However, specific to SMW, in addition to timing and sampling challenges, there are multiple issues with the measurement tools used to gather the data. Most assessments are lacking because of the heterocentric design of the instruments, which generally assume a heterosexual relationship and that the female is the victim. Typically, instruments that gather information about the experience of intimate partner violence use gendered language such as asking about one’s boyfriend or husband. In addition, the nature of the power and control within relationships is different among SMW. For example, one lesbian partner may threaten to “out,” or disclose the sexual orientation of the other lesbian partner at work. Finally, instruments do not typically gather data on minority stress oriented fears, such as ‘are you afraid of being outed by your partner’ or ‘what has your experience been like with law enforcement’ officials, yet current research demonstrates one form of psychological control and aggression in same-sex relationships surrounds being ‘outed’ and that there is greater reluctance to call the police during an incident of IPV due to law enforcement officials who have been shown greater rates of discrimination towards same-sex couples when answering a domestic violence call [25,27,33]. Likewise, a partner could threaten to disclose transgender status. In the United States, there is no federal law that prevents firing a lesbian or a trans person because she is a lesbian or trans person so this threat can wield a significant amount of control and is not assessed in any of the scales. Two scales address these issues better than the majority of existing measurement tools are the Conflict Tactics Scale (CTS) and the Lesbian Partner Abuse scale (LE-PAS-R).
Among the available scales that measure IPV, two scales were selected to be reviewed more critically: CTS & LE-PAS-R. The CTS, short form (CTS2S) is a 20-item assessment tool shortened from the 80-item full CTS [34]. The goal of the CTS is to assess the tactics that are used by parents, children, couples etc. to control or abuse others. The CTS2S is a shortened version to assess couples and their tactics whether they are contributing to abuse or the victim of abuse. Examples of questions include, “I insulted or swore or shouted or yelled at my partner,” “I pushed, shoved, or slapped my partner,” “I punched or kicked or beat up my partner.” Respondents can answer: Once in the past year (1); twice in the past year (2); 3–5 times in the past year (3); 6–10 times in the past year (4); 11–20 times in the past year (5); more than 20 times in the past year (6); not in the past year, but it did happen before (7); and this never happened (8). The CTS2S scale is a relatively brief scale, the questions are gender neutral and relationship status also uses the neutral term “partner” but the questions and scoring are complicated and difficult to understand. In addition, there are no internal reliability scores since the instrument is not summed to create a total score [34].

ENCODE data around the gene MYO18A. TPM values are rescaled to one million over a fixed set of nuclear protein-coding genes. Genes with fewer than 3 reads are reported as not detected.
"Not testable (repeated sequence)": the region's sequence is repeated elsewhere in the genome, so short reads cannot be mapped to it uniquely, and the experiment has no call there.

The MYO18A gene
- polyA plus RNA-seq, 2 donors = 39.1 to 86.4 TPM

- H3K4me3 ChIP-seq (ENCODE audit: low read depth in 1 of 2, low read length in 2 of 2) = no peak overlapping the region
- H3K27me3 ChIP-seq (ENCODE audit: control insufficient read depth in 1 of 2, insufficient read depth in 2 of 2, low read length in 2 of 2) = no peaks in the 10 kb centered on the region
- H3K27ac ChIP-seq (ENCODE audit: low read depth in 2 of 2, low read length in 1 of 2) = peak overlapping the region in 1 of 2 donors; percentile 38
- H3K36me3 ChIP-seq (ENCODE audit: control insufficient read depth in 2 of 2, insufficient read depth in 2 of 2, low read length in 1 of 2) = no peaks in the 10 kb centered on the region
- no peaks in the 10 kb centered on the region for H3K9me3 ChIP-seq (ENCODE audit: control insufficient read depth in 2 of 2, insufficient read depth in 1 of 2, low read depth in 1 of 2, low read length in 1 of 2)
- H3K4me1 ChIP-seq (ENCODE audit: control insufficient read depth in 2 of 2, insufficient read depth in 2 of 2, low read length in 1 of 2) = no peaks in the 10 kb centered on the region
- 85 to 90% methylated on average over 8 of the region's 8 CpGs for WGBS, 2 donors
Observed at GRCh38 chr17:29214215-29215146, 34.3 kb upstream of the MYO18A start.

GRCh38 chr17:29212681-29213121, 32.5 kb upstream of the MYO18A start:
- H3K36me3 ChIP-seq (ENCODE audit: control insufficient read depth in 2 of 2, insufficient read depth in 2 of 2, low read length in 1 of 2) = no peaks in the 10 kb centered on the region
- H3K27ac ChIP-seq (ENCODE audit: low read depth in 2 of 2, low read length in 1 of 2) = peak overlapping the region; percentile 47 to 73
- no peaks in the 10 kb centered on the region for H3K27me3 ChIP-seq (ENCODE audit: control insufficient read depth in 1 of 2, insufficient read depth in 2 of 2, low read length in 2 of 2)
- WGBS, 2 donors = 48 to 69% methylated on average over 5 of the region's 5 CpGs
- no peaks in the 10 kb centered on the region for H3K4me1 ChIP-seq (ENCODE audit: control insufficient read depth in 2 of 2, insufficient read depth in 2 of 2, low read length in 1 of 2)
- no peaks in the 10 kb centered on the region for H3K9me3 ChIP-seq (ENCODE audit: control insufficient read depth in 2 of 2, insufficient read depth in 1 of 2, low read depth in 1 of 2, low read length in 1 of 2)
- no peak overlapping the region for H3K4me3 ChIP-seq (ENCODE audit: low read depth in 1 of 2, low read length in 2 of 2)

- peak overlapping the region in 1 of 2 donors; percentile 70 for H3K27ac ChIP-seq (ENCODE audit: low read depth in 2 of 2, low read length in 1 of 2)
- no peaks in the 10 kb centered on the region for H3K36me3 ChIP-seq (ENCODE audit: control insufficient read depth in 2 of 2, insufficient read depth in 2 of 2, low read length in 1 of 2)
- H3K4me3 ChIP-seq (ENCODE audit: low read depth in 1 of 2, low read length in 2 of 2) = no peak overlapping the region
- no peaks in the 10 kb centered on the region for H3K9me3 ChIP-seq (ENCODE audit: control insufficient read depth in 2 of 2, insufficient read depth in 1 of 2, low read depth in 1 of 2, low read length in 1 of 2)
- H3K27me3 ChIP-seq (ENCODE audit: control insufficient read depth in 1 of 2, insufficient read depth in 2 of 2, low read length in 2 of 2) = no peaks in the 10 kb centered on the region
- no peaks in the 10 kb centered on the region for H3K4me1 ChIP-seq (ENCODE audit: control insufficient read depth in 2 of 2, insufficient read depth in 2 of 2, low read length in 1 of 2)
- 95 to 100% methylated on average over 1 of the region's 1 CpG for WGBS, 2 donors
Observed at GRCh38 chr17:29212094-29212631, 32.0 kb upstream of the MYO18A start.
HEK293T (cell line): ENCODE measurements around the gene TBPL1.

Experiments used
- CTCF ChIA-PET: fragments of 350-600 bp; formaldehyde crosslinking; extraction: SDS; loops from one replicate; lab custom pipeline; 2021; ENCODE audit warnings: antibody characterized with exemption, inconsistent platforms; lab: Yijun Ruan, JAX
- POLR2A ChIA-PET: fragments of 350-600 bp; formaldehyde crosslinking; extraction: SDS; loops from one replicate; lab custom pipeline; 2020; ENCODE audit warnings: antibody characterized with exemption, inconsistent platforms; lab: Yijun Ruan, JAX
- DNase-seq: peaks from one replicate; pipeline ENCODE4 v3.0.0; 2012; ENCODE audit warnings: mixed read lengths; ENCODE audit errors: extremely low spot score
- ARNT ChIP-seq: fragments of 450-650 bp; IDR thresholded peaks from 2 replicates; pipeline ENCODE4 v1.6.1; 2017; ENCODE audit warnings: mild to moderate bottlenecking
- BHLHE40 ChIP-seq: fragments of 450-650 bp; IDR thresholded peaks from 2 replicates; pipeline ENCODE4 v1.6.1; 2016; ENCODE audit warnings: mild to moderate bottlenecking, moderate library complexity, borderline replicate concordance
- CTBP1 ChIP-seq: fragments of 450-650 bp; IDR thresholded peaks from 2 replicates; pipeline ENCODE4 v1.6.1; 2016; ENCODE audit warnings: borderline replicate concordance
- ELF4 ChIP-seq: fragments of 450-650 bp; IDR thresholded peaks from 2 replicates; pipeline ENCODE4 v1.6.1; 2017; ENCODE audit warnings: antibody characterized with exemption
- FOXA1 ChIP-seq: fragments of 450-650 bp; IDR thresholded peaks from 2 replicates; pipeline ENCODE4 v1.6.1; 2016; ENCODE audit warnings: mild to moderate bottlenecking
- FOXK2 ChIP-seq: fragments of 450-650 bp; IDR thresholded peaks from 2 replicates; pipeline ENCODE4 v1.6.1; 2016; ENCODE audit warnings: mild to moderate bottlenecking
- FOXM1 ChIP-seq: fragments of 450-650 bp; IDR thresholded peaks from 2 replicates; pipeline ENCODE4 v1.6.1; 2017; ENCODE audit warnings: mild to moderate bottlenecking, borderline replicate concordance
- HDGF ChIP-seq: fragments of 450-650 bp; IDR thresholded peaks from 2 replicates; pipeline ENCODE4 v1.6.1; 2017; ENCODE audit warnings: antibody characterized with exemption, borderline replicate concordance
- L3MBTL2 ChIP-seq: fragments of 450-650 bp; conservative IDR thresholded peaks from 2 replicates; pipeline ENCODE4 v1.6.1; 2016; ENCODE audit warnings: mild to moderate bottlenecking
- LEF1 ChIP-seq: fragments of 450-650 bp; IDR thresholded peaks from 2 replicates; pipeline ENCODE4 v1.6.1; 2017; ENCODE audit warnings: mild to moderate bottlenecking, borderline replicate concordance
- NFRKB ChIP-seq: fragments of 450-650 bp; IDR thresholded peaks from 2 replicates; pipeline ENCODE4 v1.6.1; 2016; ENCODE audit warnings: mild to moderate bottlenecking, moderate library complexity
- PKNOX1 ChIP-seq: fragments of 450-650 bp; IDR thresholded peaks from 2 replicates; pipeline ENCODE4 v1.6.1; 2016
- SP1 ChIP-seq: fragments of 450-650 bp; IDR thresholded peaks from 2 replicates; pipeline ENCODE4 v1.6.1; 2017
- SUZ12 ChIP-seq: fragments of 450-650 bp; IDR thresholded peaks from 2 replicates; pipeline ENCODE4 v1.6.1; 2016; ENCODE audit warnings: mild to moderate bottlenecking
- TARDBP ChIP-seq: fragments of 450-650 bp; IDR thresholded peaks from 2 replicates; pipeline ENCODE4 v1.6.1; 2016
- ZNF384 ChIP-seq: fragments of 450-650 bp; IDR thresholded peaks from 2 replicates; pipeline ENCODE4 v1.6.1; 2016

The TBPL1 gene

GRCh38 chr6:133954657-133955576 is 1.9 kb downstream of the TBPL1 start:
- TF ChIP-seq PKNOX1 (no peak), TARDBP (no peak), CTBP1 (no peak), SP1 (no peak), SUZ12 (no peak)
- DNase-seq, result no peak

The Lesbian Partner Abuse Revised Scale (LE-PAS-R) is a measurement tool specifically geared towards women in relationships [35]. The LE-PAS-R is a 25-item measurement tool with six factors: communication and social skills, substance abuse, intergenerational transmission of violence, fake illness, internalized homophobia, and status differentials. Example questions include: “my partner yells at me,” “drinks alcoholic beverages excessively,” “threatens to tell people, who do not know, that I am a lesbian,” and “is an angry drunk. Responses include never (1); very rarely (2); a little of the time (3); someone of the time (4); a good part of the time (5); and very frequently (6). The LE-PAS-R has strong reliability (r = 0.94) [35]. The scale may be useful for cisgender females in same-sex relationships but does not consider bisexual, pansexual or trans*women, which perpetuates continued invisibility in the research.

2.1. Conceptual Models for Sexual Minority Women